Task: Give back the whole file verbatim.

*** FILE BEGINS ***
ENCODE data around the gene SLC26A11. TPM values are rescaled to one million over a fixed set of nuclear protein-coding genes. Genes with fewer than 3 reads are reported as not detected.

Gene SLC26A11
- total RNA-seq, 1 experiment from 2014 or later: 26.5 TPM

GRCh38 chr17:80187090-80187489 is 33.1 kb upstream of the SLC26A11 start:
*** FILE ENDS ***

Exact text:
ENCODE data around the gene SLC26A11. TPM values are rescaled to one million over a fixed set of nuclear protein-coding genes. Genes with fewer than 3 reads are reported as not detected.

Gene SLC26A11
- total RNA-seq, 1 experiment from 2014 or later: 26.5 TPM

GRCh38 chr17:80187090-80187489 is 33.1 kb upstream of the SLC26A11 start: